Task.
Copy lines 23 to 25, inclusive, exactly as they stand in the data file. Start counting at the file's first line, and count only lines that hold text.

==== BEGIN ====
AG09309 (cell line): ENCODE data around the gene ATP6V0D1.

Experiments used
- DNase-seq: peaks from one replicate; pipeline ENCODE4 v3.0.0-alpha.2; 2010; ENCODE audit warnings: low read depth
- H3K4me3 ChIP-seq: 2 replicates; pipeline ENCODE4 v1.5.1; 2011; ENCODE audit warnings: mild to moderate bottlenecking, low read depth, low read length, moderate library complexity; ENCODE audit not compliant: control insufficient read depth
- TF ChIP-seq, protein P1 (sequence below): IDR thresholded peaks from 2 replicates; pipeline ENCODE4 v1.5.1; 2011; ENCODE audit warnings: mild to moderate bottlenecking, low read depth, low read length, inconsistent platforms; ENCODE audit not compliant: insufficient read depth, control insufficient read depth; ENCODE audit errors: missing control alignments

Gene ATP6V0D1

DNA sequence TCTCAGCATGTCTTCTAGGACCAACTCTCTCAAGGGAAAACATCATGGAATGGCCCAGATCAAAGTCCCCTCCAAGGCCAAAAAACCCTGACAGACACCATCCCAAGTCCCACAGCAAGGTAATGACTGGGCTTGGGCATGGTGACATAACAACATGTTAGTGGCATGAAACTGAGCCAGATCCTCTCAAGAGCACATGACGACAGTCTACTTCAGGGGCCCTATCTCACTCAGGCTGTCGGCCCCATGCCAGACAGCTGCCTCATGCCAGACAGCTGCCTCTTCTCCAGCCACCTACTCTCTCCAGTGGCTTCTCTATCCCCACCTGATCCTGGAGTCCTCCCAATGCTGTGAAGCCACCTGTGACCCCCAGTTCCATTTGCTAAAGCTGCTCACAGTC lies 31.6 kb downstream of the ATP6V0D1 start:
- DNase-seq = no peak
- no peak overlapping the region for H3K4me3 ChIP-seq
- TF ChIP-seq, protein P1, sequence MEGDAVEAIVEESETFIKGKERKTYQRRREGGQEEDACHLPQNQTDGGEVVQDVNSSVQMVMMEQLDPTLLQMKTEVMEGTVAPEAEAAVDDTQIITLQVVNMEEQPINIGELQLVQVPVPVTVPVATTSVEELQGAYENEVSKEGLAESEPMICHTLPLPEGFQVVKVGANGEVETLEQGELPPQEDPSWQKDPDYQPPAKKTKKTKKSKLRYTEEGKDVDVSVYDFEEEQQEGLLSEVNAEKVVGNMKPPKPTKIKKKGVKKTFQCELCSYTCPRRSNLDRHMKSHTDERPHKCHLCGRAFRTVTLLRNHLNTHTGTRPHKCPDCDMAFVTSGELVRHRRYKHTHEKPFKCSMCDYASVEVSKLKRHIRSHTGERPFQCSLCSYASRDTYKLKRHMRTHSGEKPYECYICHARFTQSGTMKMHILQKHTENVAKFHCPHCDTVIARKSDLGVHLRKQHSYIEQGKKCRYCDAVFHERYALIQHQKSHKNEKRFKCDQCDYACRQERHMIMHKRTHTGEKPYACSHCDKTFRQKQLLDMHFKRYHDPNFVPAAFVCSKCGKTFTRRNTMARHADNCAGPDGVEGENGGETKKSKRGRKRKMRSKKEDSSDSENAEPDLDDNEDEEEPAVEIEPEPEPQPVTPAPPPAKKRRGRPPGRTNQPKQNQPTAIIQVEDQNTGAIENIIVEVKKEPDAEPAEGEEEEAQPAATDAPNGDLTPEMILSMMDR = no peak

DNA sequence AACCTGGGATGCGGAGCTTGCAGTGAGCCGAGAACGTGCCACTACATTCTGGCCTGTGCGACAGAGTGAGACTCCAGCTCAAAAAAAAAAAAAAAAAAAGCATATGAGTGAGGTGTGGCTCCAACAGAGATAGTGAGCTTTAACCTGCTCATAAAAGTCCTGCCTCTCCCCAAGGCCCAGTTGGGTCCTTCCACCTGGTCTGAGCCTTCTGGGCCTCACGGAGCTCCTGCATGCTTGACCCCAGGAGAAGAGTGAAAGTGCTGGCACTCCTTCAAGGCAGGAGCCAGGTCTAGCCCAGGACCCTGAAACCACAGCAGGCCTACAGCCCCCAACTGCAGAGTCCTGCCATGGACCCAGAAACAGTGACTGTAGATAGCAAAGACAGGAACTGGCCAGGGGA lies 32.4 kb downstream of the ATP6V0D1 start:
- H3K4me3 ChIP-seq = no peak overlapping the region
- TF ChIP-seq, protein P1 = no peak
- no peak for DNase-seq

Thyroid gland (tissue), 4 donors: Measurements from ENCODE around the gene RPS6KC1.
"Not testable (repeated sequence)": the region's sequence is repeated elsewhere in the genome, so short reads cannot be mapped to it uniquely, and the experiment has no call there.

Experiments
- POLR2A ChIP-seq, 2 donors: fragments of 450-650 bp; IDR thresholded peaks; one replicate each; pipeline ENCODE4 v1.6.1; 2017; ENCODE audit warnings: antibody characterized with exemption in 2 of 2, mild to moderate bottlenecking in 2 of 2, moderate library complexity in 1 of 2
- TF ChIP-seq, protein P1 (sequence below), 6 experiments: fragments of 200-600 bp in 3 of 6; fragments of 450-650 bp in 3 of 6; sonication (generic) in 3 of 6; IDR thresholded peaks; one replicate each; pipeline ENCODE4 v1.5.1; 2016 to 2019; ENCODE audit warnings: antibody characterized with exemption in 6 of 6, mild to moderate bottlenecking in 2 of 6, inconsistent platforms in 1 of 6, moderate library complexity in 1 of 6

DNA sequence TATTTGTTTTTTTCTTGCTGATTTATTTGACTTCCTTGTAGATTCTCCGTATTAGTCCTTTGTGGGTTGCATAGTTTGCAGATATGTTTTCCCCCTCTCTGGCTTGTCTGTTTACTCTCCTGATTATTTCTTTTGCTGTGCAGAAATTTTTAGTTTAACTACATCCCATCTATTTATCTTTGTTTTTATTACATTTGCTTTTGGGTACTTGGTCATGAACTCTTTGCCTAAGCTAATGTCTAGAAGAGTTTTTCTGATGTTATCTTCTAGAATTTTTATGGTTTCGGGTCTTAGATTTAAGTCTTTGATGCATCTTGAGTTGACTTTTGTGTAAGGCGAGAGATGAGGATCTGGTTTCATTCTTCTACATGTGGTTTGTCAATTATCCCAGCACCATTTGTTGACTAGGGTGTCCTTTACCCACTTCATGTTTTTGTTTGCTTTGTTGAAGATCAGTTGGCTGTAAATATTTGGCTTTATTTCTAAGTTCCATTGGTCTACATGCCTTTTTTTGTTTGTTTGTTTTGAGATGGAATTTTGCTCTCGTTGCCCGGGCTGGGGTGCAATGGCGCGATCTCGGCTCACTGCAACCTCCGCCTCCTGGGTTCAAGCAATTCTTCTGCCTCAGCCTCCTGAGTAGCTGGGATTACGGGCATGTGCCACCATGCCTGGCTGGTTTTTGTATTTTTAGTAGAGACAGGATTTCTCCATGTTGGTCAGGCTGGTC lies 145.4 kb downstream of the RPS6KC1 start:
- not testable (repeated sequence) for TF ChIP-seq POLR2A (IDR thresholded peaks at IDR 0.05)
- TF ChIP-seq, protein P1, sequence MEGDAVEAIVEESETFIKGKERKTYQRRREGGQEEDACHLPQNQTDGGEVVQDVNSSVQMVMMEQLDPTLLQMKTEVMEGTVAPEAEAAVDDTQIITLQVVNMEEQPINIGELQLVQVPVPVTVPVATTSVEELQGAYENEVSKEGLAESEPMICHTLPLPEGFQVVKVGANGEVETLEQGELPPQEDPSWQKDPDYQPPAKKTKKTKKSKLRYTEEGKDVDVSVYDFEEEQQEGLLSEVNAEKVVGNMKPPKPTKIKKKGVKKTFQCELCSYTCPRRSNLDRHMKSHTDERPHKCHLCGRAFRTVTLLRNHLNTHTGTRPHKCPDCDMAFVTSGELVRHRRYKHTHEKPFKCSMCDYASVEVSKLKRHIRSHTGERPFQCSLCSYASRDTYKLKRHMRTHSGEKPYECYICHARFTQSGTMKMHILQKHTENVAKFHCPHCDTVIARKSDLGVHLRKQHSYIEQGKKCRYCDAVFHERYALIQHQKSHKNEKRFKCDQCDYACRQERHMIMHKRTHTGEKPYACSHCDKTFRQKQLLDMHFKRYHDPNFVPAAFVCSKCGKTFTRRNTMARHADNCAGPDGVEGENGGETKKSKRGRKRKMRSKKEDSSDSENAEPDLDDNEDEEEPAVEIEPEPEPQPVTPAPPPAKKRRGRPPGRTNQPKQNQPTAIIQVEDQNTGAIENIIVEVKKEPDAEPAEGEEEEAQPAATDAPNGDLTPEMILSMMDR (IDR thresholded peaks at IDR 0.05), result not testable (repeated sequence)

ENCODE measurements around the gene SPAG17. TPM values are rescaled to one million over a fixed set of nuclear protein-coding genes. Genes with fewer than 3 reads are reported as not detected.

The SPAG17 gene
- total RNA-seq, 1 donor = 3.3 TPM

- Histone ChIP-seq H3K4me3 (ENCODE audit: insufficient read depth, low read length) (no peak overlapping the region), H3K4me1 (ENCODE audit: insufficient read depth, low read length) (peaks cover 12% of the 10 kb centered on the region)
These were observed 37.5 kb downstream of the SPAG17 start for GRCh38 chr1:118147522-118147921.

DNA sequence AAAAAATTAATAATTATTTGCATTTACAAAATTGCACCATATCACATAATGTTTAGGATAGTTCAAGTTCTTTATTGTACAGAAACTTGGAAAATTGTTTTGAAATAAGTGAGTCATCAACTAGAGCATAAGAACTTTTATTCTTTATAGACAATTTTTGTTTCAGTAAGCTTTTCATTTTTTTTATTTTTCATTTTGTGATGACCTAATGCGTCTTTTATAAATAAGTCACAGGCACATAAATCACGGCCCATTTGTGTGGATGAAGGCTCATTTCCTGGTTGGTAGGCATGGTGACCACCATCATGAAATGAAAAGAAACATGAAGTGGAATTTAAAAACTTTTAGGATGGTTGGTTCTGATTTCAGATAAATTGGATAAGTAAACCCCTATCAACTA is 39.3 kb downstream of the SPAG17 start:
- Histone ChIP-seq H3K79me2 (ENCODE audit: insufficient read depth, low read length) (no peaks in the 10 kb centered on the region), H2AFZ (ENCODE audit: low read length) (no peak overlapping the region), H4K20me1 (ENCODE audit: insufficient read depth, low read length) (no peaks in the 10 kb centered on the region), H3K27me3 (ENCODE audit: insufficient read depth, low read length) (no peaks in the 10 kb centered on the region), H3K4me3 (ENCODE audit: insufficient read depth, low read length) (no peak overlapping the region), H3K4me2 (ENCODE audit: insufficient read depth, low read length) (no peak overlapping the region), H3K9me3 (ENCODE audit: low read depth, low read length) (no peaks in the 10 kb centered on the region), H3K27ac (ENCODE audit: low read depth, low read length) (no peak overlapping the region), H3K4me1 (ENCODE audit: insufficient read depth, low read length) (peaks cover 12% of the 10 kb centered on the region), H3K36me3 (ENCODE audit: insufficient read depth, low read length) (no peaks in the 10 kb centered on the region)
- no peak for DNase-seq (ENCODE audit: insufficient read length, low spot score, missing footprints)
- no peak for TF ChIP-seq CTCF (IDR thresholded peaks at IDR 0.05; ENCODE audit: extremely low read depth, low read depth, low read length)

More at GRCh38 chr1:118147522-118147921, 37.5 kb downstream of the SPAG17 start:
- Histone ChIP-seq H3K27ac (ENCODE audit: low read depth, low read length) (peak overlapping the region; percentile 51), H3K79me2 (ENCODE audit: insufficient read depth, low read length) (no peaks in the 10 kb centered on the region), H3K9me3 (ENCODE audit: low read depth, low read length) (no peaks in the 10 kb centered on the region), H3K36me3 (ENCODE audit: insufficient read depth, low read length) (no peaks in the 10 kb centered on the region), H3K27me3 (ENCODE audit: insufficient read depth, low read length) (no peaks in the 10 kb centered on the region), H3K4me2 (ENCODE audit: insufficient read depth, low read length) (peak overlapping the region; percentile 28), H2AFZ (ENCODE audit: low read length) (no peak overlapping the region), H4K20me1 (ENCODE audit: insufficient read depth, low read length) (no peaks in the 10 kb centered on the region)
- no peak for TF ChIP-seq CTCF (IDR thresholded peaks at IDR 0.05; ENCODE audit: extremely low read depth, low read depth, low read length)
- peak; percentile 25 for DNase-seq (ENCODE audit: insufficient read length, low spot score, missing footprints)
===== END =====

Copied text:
ENCODE measurements around the gene SPAG17. TPM values are rescaled to one million over a fixed set of nuclear protein-coding genes. Genes with fewer than 3 reads are reported as not detected.

The SPAG17 gene
- total RNA-seq, 1 donor = 3.3 TPM